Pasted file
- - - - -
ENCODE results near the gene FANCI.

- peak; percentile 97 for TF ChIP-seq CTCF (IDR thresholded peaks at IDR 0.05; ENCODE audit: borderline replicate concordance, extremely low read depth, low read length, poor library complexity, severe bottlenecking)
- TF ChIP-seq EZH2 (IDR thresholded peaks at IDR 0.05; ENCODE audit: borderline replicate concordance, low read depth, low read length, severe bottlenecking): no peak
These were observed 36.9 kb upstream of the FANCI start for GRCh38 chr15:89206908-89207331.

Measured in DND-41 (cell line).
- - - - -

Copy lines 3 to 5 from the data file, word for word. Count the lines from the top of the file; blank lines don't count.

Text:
- TF ChIP-seq EZH2 (IDR thresholded peaks at IDR 0.05; ENCODE audit: borderline replicate concordance, low read depth, low read length, severe bottlenecking): no peak
These were observed 36.9 kb upstream of the FANCI start for GRCh38 chr15:89206908-89207331.

Measured in DND-41 (cell line).